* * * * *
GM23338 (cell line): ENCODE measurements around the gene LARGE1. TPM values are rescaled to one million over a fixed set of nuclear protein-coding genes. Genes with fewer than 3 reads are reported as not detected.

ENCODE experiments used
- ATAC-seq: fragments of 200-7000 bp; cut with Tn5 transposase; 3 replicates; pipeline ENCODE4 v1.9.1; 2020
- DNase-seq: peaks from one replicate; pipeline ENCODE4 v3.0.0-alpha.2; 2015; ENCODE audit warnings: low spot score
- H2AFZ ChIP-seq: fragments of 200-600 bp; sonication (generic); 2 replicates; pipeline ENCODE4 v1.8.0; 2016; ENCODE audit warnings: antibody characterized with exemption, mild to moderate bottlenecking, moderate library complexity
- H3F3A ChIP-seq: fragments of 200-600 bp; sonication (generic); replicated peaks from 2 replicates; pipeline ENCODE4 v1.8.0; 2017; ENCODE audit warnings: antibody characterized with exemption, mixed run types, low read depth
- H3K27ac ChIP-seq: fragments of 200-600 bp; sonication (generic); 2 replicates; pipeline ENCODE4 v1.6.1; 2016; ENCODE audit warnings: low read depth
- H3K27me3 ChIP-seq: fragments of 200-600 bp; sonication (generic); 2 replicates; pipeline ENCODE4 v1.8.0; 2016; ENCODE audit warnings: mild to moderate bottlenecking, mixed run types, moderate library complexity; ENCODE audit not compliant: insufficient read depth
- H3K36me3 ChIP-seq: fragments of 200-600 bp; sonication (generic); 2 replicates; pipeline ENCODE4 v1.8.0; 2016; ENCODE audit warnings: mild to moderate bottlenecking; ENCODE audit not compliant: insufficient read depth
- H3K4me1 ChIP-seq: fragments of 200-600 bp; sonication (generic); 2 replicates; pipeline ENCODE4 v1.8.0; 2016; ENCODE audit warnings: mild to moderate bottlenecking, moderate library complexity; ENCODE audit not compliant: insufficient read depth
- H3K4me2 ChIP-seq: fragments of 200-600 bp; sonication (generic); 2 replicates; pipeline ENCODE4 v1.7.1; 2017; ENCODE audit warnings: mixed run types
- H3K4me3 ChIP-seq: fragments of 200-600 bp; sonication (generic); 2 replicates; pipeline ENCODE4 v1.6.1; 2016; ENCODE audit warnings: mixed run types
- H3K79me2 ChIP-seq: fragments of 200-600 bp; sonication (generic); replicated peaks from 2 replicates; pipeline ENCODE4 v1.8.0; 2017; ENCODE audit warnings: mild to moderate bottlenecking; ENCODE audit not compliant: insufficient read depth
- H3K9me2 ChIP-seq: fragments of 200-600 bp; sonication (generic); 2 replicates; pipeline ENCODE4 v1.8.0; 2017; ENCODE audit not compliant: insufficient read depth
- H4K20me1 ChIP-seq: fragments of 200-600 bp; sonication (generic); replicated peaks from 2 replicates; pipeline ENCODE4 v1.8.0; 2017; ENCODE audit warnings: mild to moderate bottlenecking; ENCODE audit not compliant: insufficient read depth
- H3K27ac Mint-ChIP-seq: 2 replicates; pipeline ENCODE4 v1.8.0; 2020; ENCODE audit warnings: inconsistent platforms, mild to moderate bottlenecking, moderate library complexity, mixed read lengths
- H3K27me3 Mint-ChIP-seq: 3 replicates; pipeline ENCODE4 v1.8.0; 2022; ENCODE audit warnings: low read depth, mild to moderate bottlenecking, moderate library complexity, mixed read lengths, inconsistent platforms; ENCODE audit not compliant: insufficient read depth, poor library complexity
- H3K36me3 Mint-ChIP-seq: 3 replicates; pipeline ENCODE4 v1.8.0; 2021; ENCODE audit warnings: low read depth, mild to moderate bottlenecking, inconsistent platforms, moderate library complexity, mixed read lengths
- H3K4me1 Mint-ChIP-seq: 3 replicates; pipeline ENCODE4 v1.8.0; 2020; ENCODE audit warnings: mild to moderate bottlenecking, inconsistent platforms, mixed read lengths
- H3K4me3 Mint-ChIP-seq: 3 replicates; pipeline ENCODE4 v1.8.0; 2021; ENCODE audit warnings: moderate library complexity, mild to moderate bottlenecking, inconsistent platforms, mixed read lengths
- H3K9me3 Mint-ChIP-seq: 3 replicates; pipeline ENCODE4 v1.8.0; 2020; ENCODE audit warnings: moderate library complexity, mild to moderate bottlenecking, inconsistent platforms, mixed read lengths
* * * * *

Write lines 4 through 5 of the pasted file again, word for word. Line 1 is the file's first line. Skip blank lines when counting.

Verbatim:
- DNase-seq: peaks from one replicate; pipeline ENCODE4 v3.0.0-alpha.2; 2015; ENCODE audit warnings: low spot score
- H2AFZ ChIP-seq: fragments of 200-600 bp; sonication (generic); 2 replicates; pipeline ENCODE4 v1.8.0; 2016; ENCODE audit warnings: antibody characterized with exemption, mild to moderate bottlenecking, moderate library complexity